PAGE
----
Head coaching record

Season Team Overall Conference Standing Postseason
NW Missouri Bearcats (MIAA) (1930–1933)
1929-1930 NW Missouri 31-0
1930-1931 NW Missouri 31-6
1931-1932 NW Missouri 26-2 NAAU Runner Up
1932-1933 NW Missouri 12-7
NW Missouri: 90-15 (.861)
Colorado Buffs (Rocky Mountain Conference) (1933–1934)
1933-1934 Colorado 9-8 7-7
Colorado: 9-8
Oklahoma A&M (Missouri Valley Conference) (1934–1957)
1934-1935 Oklahoma A&M 9-9 5-7 5th
1935-1936 Oklahoma A&M 16-8 9-4 T-1st
1936-1937 Oklahoma A&M 19-3 11-1 1st
1937-1938 Oklahoma A&M 25-3 13-1 1st
1938-1939 Oklahoma A&M 19-8 11-3 1st
1939-1940 Oklahoma A&M 26-3 12-0 1st NIT Final 4
1940-1941 Oklahoma A&M 18-7 8-4 2nd
1941-1942 Oklahoma A&M 20-6 9-1 T-1st NCAA 1st Round
1942-1943 Oklahoma A&M 14-10 7-3 T-2nd
1943-1944 Oklahoma A&M 27-6 NIT Final 4
1944-1945 Oklahoma A&M 27-4 NCAA Champion
1945-1946 Oklahoma A&M 31-2 12-0 1st NCAA Champion
1946-1947 Oklahoma A&M 24-8 8-4 T-2nd
1947-1948 Oklahoma A&M 26-4 10-0 T-1st NCAA 1st Round
1948-1949 Oklahoma A&M 23-5 9-1 1st NCAA Runner-Up
1949-1950 Oklahoma A&M 18-9 7-5 3rd
1950-1951 Oklahoma A&M 29-6 12-2 1st NCAA 4th Place
1951-1952 Oklahoma A&M 19-8 9-3 2nd
1952-1953 Oklahoma A&M 23-7 8-2 1st NCAA Elite 8
1953-1954 Oklahoma A&M 24-5 9-1 1st NCAA Elite 8
1954-1955 Oklahoma A&M 12-13 5-5 3rd
1955-1956 Oklahoma A&M 18-9 8-4 2nd NIT 1st Round
1956-1957 Oklahoma A&M 17-9 8-6 3rd
1957-1958 Oklahoma State 21-8 - - NCAA Elite 8
Oklahoma A&M/State: 517-160 190-52
Oklahoma State (Big Eight) (1958–1970)
1958-1959 Oklahoma State 11-14 5-9 5th
1959-1960 Oklahoma State 10-15 4-10 7th
1960-1961 Oklahoma State 14-11 8-6 3rd
1961-1962 Oklahoma State 14-11 7-7 4th
1962-1963 Oklahoma State 16-9 7-7 5th
1963-1964 Oklahoma State 15-10 7-7 4th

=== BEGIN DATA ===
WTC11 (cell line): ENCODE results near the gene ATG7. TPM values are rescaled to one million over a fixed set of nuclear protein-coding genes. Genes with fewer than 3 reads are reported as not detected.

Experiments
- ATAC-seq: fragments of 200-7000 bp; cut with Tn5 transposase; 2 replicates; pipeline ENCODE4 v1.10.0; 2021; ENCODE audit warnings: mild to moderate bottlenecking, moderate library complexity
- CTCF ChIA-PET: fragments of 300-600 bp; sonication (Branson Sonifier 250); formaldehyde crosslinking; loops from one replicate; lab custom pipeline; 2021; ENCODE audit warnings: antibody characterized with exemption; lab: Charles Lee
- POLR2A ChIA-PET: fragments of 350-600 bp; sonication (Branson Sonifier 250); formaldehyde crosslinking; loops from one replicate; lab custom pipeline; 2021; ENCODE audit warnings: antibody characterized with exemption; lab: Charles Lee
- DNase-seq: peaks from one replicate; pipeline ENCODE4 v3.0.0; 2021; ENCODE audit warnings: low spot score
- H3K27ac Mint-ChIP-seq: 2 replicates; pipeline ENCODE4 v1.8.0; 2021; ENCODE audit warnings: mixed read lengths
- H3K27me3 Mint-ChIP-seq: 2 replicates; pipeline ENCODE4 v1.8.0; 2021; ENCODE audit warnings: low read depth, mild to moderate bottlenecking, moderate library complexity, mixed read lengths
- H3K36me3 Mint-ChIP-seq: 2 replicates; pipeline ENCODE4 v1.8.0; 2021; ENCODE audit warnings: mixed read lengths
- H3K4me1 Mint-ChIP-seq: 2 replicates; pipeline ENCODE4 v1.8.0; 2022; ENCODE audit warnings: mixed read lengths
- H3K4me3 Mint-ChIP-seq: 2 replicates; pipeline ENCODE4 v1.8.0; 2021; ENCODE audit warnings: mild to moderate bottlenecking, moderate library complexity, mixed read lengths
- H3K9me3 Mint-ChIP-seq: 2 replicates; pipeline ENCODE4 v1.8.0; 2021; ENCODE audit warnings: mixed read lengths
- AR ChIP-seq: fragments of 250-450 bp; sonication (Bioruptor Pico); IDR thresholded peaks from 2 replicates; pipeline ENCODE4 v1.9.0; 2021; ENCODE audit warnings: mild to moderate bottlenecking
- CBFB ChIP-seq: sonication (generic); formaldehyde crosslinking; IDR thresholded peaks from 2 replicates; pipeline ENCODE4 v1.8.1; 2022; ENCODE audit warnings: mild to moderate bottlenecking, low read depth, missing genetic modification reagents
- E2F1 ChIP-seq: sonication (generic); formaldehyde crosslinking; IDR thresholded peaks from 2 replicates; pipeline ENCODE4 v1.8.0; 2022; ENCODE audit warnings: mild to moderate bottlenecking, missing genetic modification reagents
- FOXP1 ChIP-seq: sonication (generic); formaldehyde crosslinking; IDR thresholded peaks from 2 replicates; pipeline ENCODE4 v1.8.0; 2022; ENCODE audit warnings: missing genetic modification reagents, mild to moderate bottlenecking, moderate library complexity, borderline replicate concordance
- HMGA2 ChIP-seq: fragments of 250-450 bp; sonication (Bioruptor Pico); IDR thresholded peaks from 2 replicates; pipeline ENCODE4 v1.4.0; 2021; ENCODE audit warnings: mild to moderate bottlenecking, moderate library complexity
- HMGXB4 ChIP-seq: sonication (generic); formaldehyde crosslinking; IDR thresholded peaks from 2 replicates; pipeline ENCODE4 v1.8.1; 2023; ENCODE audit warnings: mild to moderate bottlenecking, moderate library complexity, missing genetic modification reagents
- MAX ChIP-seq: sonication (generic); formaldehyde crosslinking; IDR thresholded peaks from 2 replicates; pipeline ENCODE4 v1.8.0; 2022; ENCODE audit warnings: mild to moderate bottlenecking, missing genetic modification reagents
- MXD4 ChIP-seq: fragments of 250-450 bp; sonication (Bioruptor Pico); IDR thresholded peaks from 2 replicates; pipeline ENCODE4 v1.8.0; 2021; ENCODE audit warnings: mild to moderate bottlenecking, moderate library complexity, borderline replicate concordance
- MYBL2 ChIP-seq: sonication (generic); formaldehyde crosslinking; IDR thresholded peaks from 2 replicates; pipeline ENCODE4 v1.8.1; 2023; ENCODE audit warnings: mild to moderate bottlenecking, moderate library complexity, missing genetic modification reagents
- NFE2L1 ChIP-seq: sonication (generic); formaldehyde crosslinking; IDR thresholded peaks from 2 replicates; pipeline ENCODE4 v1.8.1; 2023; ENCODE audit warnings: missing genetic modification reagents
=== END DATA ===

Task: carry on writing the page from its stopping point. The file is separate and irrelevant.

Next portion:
1964-1965 Oklahoma State 20-7 12-2 1st NCAA Elite 8
1965-1966 Oklahoma State 4-21 2-12 7th
1966-1967 Oklahoma State 7-18 2-12 7th
1967-1968 Oklahoma State 10-16 3-11 7th
1968-1969 Oklahoma State 12-13 5-9 6th
1969-1970 Oklahoma State 14-12 5-9 7th
Oklahoma State: 133-157 67-100
Total: 751-340

      National Champion         Conference Regular Season Champion         Conference Tournament Champion
      Conference Regular Season & Conference Tournament Champion       Conference Division Champion

Coaching Tree

Iba is known for his coaching tree. Coaches in this tree typically use a physical man to man defense and an offense predicated on ball movement and passing. They are linked to Iba through their mentors. Some notable coaches who are included in this tree, either by themselves or by the media:

  • Adolph Rupp (coach at Kentucky 1930–1972)
  • John Wooden (coach at Indiana State 1946–1948, coach at UCLA 1948–1975)
  • Larry Brown (played for the 1964 U.S. Olympic team)
  • Doug Collins (played for the 1972 U.S. Olympic team)
  • Bob Knight (coach at Army 1965–1971, coach at Indiana 1972–2000, and coach at Texas Tech 2001–2008)
  • Don Haskins (coach at Texas Western/UTEP 1961–1999)
  • Eddie Sutton (coach at Creighton 1969–1974; Arkansas 1975–1984; Kentucky 1985-1989; Okla. State 1990-2006, San Francisco 2007–2008)
  • Sean Sutton (coach at OSU 2006–2008)
  • Scott Sutton (head coach, Oral Roberts University, 1999–present)
  • Doc Sadler (head coach, Nebraska, 2006–present)
  • Moe Iba (son, head coach, Nebraska, 1981–1986)
  • Jack Hartman (coach, Kansas State, 1970–1986)
  • Bill Self (coach at Oral Roberts 1993–1997, coach at Tulsa 1997–2000, coach at Illinois 2000–2003, coach at Kansas 2003–present)
  • Billy Gillispie (coach at UTEP 2002–2004, coach at Texas A&M 2004–2007, coach at Kentucky 2007–2009)

The Henry Iba Award

The Henry Iba Award was established in 1959 to recognize the best college basketball coach of the year by the United States Basketball Writers Association. Five nominees are presented and the individual with the most votes receives the award which is presented in conjunction with the Final Four. This Award is presented at The Oscar Robertson Trophy breakfast the Friday before the Final Four.

See also

External links